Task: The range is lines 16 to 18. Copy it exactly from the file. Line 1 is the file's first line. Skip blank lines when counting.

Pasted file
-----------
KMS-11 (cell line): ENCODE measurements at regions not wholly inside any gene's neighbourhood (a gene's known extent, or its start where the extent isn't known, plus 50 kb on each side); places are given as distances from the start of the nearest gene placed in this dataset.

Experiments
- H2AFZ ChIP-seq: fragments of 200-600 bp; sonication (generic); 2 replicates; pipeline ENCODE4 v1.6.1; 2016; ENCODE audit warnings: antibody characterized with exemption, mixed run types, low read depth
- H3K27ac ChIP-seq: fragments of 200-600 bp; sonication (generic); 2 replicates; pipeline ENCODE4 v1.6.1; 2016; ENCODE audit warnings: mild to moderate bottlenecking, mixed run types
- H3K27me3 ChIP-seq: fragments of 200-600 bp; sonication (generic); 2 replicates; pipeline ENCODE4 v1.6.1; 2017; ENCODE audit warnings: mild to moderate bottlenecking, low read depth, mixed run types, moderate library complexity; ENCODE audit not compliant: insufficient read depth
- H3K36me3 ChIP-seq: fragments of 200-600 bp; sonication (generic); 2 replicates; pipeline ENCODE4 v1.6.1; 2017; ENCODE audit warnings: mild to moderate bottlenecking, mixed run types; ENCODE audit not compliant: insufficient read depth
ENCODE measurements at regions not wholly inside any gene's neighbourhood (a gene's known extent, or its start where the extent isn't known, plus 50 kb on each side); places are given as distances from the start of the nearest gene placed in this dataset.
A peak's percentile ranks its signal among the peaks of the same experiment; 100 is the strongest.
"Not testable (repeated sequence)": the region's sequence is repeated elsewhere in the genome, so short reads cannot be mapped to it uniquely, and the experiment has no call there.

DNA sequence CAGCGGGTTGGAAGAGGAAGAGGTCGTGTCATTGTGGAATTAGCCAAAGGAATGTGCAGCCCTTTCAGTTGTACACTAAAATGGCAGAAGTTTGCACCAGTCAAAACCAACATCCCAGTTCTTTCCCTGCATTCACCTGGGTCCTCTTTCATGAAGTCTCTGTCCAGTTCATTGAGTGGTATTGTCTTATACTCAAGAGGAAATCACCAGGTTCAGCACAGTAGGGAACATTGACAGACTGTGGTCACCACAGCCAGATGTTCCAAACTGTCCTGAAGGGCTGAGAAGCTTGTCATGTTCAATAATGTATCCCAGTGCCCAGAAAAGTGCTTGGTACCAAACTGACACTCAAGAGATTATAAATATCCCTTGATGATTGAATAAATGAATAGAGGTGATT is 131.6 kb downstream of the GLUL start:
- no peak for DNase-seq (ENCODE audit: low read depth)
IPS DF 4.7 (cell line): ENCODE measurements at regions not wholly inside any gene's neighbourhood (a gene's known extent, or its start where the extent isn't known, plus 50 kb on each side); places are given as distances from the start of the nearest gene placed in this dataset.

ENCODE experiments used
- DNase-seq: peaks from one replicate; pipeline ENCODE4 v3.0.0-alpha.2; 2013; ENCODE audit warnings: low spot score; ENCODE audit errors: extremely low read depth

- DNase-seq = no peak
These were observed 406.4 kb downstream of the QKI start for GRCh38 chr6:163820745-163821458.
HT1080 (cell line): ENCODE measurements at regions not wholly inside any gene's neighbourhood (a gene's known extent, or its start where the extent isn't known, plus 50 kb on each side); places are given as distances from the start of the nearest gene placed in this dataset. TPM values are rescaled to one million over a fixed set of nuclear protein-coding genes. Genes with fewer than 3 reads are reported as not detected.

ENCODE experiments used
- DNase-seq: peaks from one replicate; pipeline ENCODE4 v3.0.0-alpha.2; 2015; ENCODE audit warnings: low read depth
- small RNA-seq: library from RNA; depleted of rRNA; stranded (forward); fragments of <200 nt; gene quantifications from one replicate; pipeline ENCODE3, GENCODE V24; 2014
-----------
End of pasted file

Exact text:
These were observed 406.4 kb downstream of the QKI start for GRCh38 chr6:163820745-163821458.
HT1080 (cell line): ENCODE measurements at regions not wholly inside any gene's neighbourhood (a gene's known extent, or its start where the extent isn't known, plus 50 kb on each side); places are given as distances from the start of the nearest gene placed in this dataset. TPM values are rescaled to one million over a fixed set of nuclear protein-coding genes. Genes with fewer than 3 reads are reported as not detected.

ENCODE experiments used